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Author Topic: OFFICIAL CGMINER mining software thread for linux/win/osx/mips/arm/r-pi 4.10.0  (Read 5756859 times)
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os2sam
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April 29, 2012, 12:44:02 PM
 #5181

I have two asus 5770's running on stock Ubuntu 11.04.  aticonfig can read the gpu temps just fine, but these stats don't appear in cgminer.  I've tried numerous versions of cgminer, AMD sdk's, all with the same results.  Sad

Looks like you may not have ADL support, temps don't show up and your using default clocks it looks like.
Sam

A: Because it messes up the order in which people normally read text.
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A: Top-posting.
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April 29, 2012, 12:59:54 PM
 #5182

Code:
[2012-04-29 13:59:37] LONGPOLL from pool 3 detected new block
 [2012-04-29 13:59:39] LONGPOLL from pool 0 requested work restart

You now have a way of knowing which pool is LIKELY (though not surely) to have found that block if you have most of the major pools in your set up. This means you now have a way to *cough* choose who to hop to, if you're so inclined...


I'd donate a BTC or two for a new management strategy that acted on that info.
Sam

A: Because it messes up the order in which people normally read text.
Q: Why is top-posting such a bad thing?
A: Top-posting.
Q: What is the most annoying thing on usenet and in e-mail?
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April 29, 2012, 01:08:47 PM
 #5183

Code:
[2012-04-29 13:59:37] LONGPOLL from pool 3 detected new block
 [2012-04-29 13:59:39] LONGPOLL from pool 0 requested work restart

You now have a way of knowing which pool is LIKELY (though not surely) to have found that block if you have most of the major pools in your set up. This means you now have a way to *cough* choose who to hop to, if you're so inclined...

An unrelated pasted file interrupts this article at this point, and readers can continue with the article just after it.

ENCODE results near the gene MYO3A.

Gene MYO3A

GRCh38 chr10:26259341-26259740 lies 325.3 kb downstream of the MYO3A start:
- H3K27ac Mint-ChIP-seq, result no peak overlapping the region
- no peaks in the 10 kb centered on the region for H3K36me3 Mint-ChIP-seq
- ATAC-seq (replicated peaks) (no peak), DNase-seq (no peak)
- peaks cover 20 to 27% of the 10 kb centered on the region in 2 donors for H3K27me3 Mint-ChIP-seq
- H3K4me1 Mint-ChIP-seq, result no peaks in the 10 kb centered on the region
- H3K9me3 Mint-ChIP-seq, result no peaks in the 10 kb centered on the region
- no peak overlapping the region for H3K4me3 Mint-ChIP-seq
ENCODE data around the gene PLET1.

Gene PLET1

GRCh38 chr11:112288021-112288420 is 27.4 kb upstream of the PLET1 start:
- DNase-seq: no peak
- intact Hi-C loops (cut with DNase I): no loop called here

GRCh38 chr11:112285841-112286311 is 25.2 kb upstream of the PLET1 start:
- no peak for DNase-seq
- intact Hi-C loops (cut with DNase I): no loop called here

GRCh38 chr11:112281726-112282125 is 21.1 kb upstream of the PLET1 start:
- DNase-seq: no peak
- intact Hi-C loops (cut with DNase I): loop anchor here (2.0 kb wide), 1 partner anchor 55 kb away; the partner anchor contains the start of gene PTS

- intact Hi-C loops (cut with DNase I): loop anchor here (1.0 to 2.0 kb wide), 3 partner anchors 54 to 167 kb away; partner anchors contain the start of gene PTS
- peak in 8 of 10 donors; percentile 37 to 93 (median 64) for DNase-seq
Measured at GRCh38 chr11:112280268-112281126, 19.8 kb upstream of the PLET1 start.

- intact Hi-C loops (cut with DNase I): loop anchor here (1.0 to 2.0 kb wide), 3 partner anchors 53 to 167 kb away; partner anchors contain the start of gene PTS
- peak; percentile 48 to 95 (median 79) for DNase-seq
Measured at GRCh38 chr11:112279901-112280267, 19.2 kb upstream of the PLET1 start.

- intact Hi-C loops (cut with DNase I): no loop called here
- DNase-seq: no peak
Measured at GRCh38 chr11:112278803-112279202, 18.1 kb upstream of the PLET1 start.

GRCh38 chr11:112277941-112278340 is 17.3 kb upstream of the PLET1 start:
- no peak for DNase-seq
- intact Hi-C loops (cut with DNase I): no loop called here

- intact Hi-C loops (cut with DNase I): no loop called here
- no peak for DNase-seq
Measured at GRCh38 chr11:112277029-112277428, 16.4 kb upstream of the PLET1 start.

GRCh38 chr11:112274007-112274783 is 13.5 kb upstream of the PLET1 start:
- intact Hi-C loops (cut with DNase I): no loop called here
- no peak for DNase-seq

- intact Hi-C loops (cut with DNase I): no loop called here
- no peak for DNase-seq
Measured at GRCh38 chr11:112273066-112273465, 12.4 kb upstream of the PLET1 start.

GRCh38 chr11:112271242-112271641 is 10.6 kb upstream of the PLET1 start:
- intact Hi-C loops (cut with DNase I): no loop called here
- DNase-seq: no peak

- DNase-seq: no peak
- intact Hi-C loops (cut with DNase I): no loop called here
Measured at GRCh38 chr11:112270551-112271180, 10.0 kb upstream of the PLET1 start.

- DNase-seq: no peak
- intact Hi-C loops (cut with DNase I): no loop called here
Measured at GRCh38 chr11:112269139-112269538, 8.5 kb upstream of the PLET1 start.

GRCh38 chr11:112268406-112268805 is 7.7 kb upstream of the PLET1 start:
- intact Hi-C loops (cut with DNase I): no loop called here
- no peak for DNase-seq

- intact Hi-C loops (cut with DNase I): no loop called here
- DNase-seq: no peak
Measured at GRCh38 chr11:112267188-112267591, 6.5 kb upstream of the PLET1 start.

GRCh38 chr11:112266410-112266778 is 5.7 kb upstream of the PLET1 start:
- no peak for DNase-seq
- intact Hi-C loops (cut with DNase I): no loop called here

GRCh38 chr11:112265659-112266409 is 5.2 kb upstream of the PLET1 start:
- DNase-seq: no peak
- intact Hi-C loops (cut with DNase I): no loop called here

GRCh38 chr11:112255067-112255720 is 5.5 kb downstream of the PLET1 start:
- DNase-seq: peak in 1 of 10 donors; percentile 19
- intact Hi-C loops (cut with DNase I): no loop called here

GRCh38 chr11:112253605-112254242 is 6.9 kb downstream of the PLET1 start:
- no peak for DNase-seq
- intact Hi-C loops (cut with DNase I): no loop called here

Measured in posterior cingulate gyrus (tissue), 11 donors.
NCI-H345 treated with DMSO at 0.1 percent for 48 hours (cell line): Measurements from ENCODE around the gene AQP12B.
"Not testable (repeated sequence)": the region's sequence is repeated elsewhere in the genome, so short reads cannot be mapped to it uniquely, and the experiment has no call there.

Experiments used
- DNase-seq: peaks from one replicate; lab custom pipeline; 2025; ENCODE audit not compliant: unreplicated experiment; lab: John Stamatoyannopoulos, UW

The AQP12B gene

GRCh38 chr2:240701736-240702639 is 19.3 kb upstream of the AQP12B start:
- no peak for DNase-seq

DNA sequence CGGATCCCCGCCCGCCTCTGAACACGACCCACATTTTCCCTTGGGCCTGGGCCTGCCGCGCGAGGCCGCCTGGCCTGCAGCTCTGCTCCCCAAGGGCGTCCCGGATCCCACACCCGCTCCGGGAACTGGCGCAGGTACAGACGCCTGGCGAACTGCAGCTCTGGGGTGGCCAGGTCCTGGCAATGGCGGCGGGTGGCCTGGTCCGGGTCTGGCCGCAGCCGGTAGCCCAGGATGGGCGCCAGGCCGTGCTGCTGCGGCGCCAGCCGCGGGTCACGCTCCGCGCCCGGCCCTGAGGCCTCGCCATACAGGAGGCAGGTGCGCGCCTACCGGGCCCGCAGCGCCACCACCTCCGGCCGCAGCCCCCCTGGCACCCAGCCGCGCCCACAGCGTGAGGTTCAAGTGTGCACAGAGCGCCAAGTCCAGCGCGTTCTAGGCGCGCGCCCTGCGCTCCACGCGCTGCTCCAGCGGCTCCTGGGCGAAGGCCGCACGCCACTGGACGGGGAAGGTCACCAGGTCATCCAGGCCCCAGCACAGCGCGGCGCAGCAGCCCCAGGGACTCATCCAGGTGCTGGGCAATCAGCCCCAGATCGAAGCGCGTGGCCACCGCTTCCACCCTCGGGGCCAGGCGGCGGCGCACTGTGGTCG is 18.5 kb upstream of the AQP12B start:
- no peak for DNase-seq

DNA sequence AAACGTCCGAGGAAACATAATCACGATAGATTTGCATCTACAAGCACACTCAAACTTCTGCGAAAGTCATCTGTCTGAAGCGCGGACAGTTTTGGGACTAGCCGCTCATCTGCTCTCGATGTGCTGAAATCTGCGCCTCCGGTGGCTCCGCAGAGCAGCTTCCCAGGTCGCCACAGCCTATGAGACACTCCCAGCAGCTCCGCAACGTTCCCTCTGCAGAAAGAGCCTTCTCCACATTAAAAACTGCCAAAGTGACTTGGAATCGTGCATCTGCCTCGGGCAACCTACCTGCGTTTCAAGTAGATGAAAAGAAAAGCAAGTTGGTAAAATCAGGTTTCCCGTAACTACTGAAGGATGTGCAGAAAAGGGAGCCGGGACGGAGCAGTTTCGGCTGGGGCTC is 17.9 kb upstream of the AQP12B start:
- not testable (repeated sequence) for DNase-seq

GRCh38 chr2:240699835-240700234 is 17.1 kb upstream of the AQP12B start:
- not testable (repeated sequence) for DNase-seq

I'd donate a BTC or two for a new management strategy that acted on that info.
Sam
It wouldn't be hard to do now, but realistically for hopping to be worthwhile you need to only do it on prop pools for the maximum benefit, know their hashrate and do it for the magic percentage of duration. Then you have to factor in for different payschemes and how long to stay there and where to hop back to and so on... I had no intention of developing and maintaining such a database, which would be very fluid and change day by day. On the other hand if all you wanted was one that would hop to the pool that found the latest block each time, and you plugged in what pools you wanted it to work on, that would be very easy to do.

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April 29, 2012, 01:19:43 PM
 #5184

Code:
[2012-04-29 13:59:37] LONGPOLL from pool 3 detected new block
 [2012-04-29 13:59:39] LONGPOLL from pool 0 requested work restart

You now have a way of knowing which pool is LIKELY (though not surely) to have found that block if you have most of the major pools in your set up. This means you now have a way to *cough* choose who to hop to, if you're so inclined...


I'd donate a BTC or two for a new management strategy that acted on that info.
Sam
It wouldn't be hard to do now, but realistically for hopping to be worthwhile you need to only do it on prop pools for the maximum benefit, know their hashrate and do it for the magic percentage of duration. Then you have to factor in for different payschemes and how long to stay there and where to hop back to and so on... I had no intention of developing and maintaining such a database, which would be very fluid and change day by day.

 On the other hand if all you wanted was one that would hop to the pool that found the latest block each time, and you plugged in what pools you wanted it to work on, that would be very easy to do.

That's exactly what came to my mind.  I have no desire to enter the nefarious world of complex pool hopping.  But if my miner always switched the the pool that last found a block, or seems to have, I would always have the confidence I was mining on a active and properly functioning pool.

Several pools have been having problems in recent times where remote servers loose connection to the database and my miner is hashing away happily on a pool that is actually down but doesn't know it.  So when I travel for work I always leave my miner on the pool that has never had this problem, to my knowledge.
Thanks for the thoughts,
Sam